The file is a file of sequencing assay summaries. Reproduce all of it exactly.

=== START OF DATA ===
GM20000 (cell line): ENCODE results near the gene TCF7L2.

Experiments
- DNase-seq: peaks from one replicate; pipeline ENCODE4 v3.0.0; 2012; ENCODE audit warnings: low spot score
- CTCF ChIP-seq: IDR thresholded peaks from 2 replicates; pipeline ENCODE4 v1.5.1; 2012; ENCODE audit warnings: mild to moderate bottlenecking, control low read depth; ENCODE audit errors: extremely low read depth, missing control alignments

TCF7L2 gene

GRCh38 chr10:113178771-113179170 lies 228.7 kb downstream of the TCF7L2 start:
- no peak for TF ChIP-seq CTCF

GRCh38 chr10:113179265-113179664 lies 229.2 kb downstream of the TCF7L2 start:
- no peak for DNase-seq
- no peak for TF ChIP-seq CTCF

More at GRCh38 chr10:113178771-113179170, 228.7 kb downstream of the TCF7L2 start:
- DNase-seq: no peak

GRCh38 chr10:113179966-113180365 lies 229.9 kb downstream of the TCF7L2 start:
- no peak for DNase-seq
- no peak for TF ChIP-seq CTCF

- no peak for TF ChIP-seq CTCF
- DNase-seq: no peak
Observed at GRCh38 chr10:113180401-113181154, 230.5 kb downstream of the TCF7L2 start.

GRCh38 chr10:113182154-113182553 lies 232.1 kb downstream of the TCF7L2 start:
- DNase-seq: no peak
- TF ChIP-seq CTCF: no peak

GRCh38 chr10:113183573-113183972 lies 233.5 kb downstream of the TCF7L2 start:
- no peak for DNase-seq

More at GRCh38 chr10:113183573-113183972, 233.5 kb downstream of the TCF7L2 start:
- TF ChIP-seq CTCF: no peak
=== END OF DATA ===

GM20000 (cell line): ENCODE results near the gene TCF7L2.

Experiments
- DNase-seq: peaks from one replicate; pipeline ENCODE4 v3.0.0; 2012; ENCODE audit warnings: low spot score
- CTCF ChIP-seq: IDR thresholded peaks from 2 replicates; pipeline ENCODE4 v1.5.1; 2012; ENCODE audit warnings: mild to moderate bottlenecking, control low read depth; ENCODE audit errors: extremely low read depth, missing control alignments

TCF7L2 gene

GRCh38 chr10:113178771-113179170 lies 228.7 kb downstream of the TCF7L2 start:
- no peak for TF ChIP-seq CTCF

GRCh38 chr10:113179265-113179664 lies 229.2 kb downstream of the TCF7L2 start:
- no peak for DNase-seq
- no peak for TF ChIP-seq CTCF

More at GRCh38 chr10:113178771-113179170, 228.7 kb downstream of the TCF7L2 start:
- DNase-seq: no peak

GRCh38 chr10:113179966-113180365 lies 229.9 kb downstream of the TCF7L2 start:
- no peak for DNase-seq
- no peak for TF ChIP-seq CTCF

- no peak for TF ChIP-seq CTCF
- DNase-seq: no peak
Observed at GRCh38 chr10:113180401-113181154, 230.5 kb downstream of the TCF7L2 start.

GRCh38 chr10:113182154-113182553 lies 232.1 kb downstream of the TCF7L2 start:
- DNase-seq: no peak
- TF ChIP-seq CTCF: no peak

GRCh38 chr10:113183573-113183972 lies 233.5 kb downstream of the TCF7L2 start:
- no peak for DNase-seq

More at GRCh38 chr10:113183573-113183972, 233.5 kb downstream of the TCF7L2 start:
- TF ChIP-seq CTCF: no peak